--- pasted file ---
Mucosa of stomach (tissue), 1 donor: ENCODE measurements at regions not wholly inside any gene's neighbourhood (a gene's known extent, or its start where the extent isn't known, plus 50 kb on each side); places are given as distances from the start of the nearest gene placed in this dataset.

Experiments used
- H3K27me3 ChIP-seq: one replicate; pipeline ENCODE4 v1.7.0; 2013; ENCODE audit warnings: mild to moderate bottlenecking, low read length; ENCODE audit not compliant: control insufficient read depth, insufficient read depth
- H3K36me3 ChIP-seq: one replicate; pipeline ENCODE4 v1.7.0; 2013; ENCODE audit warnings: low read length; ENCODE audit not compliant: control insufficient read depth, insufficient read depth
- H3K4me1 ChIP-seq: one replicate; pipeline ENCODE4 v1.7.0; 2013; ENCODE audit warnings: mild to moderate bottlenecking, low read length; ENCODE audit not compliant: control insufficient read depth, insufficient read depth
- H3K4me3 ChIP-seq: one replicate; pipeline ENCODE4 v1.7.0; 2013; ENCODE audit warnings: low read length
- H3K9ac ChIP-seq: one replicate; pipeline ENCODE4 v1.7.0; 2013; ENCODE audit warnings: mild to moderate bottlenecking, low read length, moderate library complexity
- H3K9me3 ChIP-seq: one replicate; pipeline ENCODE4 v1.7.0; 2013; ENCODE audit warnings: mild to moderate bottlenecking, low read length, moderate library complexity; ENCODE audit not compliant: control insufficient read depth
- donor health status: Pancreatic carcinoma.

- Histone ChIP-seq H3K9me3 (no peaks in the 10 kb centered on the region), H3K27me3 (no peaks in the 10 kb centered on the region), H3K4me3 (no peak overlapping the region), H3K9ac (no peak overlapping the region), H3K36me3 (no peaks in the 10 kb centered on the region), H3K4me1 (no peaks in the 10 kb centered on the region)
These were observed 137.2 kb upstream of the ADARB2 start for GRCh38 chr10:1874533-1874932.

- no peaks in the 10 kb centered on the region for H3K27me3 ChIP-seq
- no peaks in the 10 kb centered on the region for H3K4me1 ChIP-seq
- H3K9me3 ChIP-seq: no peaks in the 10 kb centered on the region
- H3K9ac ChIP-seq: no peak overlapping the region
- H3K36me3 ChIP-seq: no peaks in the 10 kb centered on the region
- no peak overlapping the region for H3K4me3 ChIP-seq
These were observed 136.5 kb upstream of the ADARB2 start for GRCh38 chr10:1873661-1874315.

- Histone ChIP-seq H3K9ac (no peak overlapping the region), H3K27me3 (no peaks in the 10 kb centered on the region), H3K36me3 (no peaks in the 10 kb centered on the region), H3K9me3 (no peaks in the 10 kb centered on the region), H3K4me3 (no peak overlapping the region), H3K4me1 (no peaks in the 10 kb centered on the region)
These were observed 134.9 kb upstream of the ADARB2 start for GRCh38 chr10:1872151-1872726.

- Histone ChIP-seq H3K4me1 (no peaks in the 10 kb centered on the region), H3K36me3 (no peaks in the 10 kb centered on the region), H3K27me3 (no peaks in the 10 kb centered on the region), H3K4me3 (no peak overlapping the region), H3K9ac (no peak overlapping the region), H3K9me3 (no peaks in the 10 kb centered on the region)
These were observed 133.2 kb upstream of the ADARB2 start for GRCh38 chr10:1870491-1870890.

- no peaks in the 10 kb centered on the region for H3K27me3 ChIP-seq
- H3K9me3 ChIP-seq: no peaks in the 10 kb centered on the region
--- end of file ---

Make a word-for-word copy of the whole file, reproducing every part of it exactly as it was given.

Mucosa of stomach (tissue), 1 donor: ENCODE measurements at regions not wholly inside any gene's neighbourhood (a gene's known extent, or its start where the extent isn't known, plus 50 kb on each side); places are given as distances from the start of the nearest gene placed in this dataset.

Experiments used
- H3K27me3 ChIP-seq: one replicate; pipeline ENCODE4 v1.7.0; 2013; ENCODE audit warnings: mild to moderate bottlenecking, low read length; ENCODE audit not compliant: control insufficient read depth, insufficient read depth
- H3K36me3 ChIP-seq: one replicate; pipeline ENCODE4 v1.7.0; 2013; ENCODE audit warnings: low read length; ENCODE audit not compliant: control insufficient read depth, insufficient read depth
- H3K4me1 ChIP-seq: one replicate; pipeline ENCODE4 v1.7.0; 2013; ENCODE audit warnings: mild to moderate bottlenecking, low read length; ENCODE audit not compliant: control insufficient read depth, insufficient read depth
- H3K4me3 ChIP-seq: one replicate; pipeline ENCODE4 v1.7.0; 2013; ENCODE audit warnings: low read length
- H3K9ac ChIP-seq: one replicate; pipeline ENCODE4 v1.7.0; 2013; ENCODE audit warnings: mild to moderate bottlenecking, low read length, moderate library complexity
- H3K9me3 ChIP-seq: one replicate; pipeline ENCODE4 v1.7.0; 2013; ENCODE audit warnings: mild to moderate bottlenecking, low read length, moderate library complexity; ENCODE audit not compliant: control insufficient read depth
- donor health status: Pancreatic carcinoma.

- Histone ChIP-seq H3K9me3 (no peaks in the 10 kb centered on the region), H3K27me3 (no peaks in the 10 kb centered on the region), H3K4me3 (no peak overlapping the region), H3K9ac (no peak overlapping the region), H3K36me3 (no peaks in the 10 kb centered on the region), H3K4me1 (no peaks in the 10 kb centered on the region)
These were observed 137.2 kb upstream of the ADARB2 start for GRCh38 chr10:1874533-1874932.

- no peaks in the 10 kb centered on the region for H3K27me3 ChIP-seq
- no peaks in the 10 kb centered on the region for H3K4me1 ChIP-seq
- H3K9me3 ChIP-seq: no peaks in the 10 kb centered on the region
- H3K9ac ChIP-seq: no peak overlapping the region
- H3K36me3 ChIP-seq: no peaks in the 10 kb centered on the region
- no peak overlapping the region for H3K4me3 ChIP-seq
These were observed 136.5 kb upstream of the ADARB2 start for GRCh38 chr10:1873661-1874315.

- Histone ChIP-seq H3K9ac (no peak overlapping the region), H3K27me3 (no peaks in the 10 kb centered on the region), H3K36me3 (no peaks in the 10 kb centered on the region), H3K9me3 (no peaks in the 10 kb centered on the region), H3K4me3 (no peak overlapping the region), H3K4me1 (no peaks in the 10 kb centered on the region)
These were observed 134.9 kb upstream of the ADARB2 start for GRCh38 chr10:1872151-1872726.

- Histone ChIP-seq H3K4me1 (no peaks in the 10 kb centered on the region), H3K36me3 (no peaks in the 10 kb centered on the region), H3K27me3 (no peaks in the 10 kb centered on the region), H3K4me3 (no peak overlapping the region), H3K9ac (no peak overlapping the region), H3K9me3 (no peaks in the 10 kb centered on the region)
These were observed 133.2 kb upstream of the ADARB2 start for GRCh38 chr10:1870491-1870890.

- no peaks in the 10 kb centered on the region for H3K27me3 ChIP-seq
- H3K9me3 ChIP-seq: no peaks in the 10 kb centered on the region